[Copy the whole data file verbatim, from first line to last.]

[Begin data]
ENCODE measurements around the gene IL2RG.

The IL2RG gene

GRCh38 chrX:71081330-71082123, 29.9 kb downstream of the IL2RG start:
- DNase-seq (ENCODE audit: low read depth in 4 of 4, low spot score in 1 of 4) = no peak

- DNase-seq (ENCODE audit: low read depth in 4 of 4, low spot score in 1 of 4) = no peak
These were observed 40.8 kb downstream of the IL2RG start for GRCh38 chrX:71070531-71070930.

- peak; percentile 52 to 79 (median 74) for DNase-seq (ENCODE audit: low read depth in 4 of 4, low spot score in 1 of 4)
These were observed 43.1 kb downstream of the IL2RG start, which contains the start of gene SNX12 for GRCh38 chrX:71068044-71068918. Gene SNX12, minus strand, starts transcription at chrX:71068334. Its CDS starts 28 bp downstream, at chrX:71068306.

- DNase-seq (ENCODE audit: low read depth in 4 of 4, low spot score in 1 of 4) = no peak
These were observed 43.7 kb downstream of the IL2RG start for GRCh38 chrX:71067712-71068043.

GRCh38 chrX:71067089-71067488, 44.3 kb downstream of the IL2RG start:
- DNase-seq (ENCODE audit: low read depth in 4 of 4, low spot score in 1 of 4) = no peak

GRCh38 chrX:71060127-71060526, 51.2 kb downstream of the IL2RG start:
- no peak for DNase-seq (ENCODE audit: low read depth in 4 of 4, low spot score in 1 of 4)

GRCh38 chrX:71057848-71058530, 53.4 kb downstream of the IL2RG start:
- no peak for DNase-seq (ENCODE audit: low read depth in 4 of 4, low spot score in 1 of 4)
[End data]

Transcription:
ENCODE measurements around the gene IL2RG.

The IL2RG gene

GRCh38 chrX:71081330-71082123, 29.9 kb downstream of the IL2RG start:
- DNase-seq (ENCODE audit: low read depth in 4 of 4, low spot score in 1 of 4) = no peak

- DNase-seq (ENCODE audit: low read depth in 4 of 4, low spot score in 1 of 4) = no peak
These were observed 40.8 kb downstream of the IL2RG start for GRCh38 chrX:71070531-71070930.

- peak; percentile 52 to 79 (median 74) for DNase-seq (ENCODE audit: low read depth in 4 of 4, low spot score in 1 of 4)
These were observed 43.1 kb downstream of the IL2RG start, which contains the start of gene SNX12 for GRCh38 chrX:71068044-71068918. Gene SNX12, minus strand, starts transcription at chrX:71068334. Its CDS starts 28 bp downstream, at chrX:71068306.

- DNase-seq (ENCODE audit: low read depth in 4 of 4, low spot score in 1 of 4) = no peak
These were observed 43.7 kb downstream of the IL2RG start for GRCh38 chrX:71067712-71068043.

GRCh38 chrX:71067089-71067488, 44.3 kb downstream of the IL2RG start:
- DNase-seq (ENCODE audit: low read depth in 4 of 4, low spot score in 1 of 4) = no peak

GRCh38 chrX:71060127-71060526, 51.2 kb downstream of the IL2RG start:
- no peak for DNase-seq (ENCODE audit: low read depth in 4 of 4, low spot score in 1 of 4)

GRCh38 chrX:71057848-71058530, 53.4 kb downstream of the IL2RG start:
- no peak for DNase-seq (ENCODE audit: low read depth in 4 of 4, low spot score in 1 of 4)